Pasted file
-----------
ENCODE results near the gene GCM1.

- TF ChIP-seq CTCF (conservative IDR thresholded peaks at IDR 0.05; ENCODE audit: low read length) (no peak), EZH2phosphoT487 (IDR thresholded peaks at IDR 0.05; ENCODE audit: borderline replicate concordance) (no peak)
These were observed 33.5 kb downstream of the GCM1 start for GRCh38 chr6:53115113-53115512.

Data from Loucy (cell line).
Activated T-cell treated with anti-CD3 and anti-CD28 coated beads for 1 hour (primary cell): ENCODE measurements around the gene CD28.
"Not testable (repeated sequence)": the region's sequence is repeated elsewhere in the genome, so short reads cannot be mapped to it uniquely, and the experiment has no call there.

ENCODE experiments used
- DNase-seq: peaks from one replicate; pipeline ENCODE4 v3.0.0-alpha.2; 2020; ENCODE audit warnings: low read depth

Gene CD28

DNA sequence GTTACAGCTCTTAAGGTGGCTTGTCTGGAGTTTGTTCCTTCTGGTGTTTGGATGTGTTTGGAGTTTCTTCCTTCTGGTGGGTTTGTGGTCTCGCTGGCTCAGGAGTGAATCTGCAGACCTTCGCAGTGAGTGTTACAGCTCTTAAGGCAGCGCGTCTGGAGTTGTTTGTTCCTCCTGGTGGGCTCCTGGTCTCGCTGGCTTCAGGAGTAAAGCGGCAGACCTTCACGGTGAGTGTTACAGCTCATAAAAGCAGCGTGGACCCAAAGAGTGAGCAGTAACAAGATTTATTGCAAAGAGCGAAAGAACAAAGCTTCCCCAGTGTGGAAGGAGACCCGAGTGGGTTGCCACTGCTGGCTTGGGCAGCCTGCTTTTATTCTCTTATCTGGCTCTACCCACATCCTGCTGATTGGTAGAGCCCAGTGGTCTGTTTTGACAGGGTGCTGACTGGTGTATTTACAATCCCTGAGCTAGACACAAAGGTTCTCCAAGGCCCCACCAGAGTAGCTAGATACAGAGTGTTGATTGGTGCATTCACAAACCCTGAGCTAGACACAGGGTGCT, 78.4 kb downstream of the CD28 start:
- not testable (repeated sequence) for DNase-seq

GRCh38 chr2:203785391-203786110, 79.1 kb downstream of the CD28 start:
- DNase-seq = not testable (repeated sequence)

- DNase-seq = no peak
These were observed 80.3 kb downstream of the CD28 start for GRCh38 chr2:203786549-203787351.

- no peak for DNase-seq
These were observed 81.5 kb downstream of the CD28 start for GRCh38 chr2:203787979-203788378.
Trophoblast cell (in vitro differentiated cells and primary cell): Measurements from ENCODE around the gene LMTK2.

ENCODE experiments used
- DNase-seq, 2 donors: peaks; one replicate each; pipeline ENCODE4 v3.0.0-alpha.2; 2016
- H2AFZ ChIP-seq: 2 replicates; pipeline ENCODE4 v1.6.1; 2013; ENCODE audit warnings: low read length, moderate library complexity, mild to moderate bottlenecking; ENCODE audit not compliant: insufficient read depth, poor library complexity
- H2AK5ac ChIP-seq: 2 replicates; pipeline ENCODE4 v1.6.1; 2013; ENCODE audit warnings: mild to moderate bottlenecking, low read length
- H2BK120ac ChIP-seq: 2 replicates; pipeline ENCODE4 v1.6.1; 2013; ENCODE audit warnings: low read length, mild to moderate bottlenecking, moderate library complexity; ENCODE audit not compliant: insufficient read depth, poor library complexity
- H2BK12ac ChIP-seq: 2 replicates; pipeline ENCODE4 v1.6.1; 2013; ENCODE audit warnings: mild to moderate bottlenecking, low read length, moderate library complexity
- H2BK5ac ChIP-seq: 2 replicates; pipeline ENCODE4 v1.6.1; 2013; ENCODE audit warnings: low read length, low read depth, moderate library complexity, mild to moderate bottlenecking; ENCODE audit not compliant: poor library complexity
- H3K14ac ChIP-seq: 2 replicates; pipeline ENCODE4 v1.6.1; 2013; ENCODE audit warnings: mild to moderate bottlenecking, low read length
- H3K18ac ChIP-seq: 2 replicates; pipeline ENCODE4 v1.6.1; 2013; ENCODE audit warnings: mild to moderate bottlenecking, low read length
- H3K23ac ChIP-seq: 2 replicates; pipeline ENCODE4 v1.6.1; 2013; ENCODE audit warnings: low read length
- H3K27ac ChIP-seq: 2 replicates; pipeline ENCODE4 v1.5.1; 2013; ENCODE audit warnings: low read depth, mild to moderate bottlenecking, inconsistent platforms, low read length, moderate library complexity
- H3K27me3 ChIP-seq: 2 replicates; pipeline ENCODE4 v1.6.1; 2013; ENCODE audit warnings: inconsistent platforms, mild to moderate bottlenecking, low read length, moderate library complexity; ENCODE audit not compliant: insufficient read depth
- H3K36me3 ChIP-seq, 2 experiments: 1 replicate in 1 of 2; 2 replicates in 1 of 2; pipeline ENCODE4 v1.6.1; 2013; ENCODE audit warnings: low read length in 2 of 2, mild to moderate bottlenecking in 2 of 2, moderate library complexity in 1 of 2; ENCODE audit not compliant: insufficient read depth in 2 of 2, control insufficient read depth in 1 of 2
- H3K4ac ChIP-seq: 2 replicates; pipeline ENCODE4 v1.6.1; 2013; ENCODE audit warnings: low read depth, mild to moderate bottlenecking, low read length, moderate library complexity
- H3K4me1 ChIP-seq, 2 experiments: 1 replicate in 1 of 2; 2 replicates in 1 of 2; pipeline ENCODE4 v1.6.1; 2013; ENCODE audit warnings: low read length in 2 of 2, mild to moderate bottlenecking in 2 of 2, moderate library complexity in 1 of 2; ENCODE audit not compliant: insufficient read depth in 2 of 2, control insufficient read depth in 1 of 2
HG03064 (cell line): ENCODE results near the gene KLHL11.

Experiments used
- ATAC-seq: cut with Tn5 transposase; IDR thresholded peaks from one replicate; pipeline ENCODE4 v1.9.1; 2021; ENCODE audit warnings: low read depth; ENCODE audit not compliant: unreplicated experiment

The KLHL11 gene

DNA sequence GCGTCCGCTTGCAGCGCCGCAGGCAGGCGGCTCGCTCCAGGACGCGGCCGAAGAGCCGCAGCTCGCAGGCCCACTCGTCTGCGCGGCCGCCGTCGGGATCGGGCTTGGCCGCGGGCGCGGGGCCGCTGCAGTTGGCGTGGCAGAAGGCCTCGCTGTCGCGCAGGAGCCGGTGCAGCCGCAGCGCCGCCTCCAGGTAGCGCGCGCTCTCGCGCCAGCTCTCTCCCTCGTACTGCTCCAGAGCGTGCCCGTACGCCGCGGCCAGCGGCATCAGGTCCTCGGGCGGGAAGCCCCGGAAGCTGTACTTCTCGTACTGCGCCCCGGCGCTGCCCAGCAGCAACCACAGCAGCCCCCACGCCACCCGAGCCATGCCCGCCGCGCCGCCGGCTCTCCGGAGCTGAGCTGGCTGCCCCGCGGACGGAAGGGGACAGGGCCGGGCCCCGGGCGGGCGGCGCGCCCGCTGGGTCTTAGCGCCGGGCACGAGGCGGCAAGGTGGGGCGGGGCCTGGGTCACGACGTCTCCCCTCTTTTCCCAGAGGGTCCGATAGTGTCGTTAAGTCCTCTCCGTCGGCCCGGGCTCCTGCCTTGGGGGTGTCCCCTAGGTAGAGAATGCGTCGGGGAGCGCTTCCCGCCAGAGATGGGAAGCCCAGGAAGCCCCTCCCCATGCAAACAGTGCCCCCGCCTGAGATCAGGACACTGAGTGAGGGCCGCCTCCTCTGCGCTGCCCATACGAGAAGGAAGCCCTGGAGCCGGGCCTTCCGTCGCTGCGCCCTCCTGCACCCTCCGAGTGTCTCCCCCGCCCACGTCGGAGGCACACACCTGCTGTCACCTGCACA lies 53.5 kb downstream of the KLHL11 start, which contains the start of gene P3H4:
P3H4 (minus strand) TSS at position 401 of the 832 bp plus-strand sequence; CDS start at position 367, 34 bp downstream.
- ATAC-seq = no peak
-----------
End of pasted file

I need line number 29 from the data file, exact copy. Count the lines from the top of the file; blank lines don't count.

- H3K27ac ChIP-seq: 2 replicates; pipeline ENCODE4 v1.5.1; 2013; ENCODE audit warnings: low read depth, mild to moderate bottlenecking, inconsistent platforms, low read length, moderate library complexity